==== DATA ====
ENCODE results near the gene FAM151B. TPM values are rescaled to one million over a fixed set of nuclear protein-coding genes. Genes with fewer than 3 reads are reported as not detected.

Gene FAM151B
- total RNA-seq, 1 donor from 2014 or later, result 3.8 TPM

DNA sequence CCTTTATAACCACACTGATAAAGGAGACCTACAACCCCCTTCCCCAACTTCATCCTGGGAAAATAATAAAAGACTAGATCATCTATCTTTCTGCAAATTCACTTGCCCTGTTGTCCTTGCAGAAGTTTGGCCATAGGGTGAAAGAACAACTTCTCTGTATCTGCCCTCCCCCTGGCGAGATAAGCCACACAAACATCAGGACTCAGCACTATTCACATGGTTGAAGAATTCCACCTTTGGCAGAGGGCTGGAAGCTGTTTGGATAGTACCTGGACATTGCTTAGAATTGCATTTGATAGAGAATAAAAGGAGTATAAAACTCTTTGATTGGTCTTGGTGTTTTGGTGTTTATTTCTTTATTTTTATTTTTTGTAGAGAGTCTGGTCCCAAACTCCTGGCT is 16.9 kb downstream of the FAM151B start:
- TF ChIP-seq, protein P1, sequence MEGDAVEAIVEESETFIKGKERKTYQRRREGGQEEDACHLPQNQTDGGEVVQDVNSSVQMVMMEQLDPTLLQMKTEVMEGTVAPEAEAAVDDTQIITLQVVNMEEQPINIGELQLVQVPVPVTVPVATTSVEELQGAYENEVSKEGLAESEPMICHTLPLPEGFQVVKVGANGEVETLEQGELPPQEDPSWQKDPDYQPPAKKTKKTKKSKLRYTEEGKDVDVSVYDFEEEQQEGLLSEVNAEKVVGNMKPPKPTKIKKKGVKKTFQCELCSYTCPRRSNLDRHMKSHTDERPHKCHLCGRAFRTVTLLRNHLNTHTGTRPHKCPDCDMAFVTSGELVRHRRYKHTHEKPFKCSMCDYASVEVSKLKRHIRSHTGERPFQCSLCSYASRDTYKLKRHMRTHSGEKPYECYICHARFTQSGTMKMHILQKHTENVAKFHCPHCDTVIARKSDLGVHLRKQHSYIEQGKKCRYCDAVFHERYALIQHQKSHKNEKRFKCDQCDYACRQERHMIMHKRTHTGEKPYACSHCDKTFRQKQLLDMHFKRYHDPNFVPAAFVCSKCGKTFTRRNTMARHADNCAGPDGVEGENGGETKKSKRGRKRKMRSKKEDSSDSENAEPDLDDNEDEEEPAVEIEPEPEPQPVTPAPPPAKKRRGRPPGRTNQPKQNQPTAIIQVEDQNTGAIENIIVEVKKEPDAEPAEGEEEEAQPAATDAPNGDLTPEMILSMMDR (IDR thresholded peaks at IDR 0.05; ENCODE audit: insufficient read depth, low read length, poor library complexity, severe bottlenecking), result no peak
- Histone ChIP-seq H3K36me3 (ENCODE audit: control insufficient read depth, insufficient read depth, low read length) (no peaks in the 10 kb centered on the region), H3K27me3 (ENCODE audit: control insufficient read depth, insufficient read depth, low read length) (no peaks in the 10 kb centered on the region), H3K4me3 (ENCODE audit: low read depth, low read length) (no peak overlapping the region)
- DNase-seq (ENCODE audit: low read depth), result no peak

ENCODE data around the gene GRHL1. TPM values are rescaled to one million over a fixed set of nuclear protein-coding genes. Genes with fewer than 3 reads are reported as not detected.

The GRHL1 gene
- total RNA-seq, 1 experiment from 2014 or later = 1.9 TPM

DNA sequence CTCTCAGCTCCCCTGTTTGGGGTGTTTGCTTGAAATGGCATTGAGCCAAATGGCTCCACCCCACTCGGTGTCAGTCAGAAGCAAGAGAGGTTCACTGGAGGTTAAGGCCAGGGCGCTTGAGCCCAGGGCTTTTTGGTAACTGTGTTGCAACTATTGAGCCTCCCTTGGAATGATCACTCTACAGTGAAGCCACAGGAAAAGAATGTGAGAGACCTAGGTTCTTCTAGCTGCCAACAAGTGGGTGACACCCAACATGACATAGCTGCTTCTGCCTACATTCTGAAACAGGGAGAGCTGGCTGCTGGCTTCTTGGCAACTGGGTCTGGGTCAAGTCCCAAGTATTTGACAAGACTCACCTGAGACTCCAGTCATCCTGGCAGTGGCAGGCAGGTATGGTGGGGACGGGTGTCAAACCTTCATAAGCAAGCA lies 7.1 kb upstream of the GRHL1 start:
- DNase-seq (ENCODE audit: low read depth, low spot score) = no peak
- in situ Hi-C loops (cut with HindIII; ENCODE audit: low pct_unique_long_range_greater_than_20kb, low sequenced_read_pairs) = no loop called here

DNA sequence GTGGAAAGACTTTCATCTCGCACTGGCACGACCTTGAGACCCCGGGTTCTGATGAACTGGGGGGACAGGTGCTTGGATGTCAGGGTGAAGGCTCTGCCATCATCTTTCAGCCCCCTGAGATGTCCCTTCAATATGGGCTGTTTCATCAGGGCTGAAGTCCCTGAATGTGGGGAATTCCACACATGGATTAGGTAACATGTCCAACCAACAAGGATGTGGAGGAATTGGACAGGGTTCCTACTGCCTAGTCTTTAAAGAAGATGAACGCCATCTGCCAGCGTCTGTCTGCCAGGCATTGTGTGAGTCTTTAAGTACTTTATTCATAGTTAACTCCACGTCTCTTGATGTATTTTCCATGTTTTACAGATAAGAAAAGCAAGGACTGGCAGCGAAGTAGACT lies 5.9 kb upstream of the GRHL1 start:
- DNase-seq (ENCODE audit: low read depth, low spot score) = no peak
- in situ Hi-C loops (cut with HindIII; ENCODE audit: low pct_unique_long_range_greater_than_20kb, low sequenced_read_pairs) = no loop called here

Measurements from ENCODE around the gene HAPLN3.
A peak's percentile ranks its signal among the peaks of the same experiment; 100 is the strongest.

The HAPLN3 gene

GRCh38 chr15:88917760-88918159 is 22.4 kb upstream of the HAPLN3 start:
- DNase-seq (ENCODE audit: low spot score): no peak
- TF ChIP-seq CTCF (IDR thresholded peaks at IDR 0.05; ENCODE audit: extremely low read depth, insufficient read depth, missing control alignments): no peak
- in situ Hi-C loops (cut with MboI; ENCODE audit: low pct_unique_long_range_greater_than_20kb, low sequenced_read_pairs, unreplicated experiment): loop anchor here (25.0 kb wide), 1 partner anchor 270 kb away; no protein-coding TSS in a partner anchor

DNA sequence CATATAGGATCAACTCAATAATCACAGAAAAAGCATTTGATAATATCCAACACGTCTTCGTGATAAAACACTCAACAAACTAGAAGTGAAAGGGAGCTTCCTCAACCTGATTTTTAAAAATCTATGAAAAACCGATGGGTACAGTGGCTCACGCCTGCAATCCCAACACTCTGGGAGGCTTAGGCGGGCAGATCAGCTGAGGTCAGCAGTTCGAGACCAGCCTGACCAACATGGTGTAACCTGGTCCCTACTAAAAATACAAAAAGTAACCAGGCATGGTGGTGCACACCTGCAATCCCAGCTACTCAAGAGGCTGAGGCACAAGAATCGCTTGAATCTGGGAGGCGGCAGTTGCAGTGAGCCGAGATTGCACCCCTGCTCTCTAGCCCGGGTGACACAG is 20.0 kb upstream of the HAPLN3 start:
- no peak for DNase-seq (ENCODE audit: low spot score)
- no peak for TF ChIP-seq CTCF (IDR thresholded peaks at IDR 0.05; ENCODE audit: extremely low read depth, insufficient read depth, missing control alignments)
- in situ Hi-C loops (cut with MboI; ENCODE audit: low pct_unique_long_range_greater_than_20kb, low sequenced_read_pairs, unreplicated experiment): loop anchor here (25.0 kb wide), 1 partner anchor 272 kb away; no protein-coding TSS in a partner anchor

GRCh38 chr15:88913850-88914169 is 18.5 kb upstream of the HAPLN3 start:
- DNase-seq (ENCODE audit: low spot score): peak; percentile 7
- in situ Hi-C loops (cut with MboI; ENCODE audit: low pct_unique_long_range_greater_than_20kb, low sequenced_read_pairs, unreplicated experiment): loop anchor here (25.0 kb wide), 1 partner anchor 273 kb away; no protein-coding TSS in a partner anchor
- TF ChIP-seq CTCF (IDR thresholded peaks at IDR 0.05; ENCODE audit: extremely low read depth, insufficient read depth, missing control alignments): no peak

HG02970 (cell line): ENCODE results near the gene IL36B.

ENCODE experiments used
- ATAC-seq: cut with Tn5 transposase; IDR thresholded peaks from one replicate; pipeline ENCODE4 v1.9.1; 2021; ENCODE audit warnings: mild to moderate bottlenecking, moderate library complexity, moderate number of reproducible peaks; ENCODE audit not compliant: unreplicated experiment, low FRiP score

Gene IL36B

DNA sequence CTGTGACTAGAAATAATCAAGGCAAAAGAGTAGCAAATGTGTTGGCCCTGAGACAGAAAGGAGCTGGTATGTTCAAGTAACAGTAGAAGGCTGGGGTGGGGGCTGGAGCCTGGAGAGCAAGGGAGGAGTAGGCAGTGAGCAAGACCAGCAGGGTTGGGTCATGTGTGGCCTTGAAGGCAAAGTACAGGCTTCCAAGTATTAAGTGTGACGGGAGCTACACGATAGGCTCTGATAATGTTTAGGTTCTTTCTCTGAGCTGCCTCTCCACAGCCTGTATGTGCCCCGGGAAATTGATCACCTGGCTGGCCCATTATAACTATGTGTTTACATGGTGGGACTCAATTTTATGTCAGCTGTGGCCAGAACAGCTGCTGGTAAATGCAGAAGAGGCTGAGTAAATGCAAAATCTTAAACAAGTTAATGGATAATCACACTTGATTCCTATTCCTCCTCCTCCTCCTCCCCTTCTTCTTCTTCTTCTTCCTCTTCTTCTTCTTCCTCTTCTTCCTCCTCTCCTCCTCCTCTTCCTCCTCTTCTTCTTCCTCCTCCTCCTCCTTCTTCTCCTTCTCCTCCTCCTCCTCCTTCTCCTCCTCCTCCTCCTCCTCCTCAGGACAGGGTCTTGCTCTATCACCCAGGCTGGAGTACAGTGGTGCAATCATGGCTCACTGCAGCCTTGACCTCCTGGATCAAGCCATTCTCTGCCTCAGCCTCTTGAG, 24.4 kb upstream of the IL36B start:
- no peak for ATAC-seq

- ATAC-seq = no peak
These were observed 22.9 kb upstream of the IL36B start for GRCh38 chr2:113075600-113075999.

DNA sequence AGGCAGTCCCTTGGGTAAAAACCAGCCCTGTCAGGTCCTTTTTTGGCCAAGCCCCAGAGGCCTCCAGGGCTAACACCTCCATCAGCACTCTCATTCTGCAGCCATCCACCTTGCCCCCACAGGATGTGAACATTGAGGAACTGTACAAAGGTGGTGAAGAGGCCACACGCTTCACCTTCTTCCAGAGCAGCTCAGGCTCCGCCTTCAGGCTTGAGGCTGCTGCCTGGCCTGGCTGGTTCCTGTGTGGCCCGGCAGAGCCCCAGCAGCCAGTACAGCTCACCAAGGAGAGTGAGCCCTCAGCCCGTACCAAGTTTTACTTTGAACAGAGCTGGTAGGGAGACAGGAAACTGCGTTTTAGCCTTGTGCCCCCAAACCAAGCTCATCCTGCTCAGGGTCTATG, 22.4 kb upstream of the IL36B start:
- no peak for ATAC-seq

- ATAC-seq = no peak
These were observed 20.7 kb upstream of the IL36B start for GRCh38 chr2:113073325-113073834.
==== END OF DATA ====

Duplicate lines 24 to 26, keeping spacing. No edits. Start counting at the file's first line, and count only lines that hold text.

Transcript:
DNA sequence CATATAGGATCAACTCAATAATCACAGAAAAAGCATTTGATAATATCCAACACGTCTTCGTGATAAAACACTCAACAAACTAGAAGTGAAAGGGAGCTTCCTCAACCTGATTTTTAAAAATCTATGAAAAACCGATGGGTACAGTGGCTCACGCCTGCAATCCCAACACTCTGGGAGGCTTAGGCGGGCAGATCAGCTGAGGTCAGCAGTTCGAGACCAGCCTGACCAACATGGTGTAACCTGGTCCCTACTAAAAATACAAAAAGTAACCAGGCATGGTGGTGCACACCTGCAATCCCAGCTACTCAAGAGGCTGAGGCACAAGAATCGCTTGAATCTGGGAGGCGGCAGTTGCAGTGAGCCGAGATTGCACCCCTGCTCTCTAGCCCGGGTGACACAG is 20.0 kb upstream of the HAPLN3 start:
- no peak for DNase-seq (ENCODE audit: low spot score)
- no peak for TF ChIP-seq CTCF (IDR thresholded peaks at IDR 0.05; ENCODE audit: extremely low read depth, insufficient read depth, missing control alignments)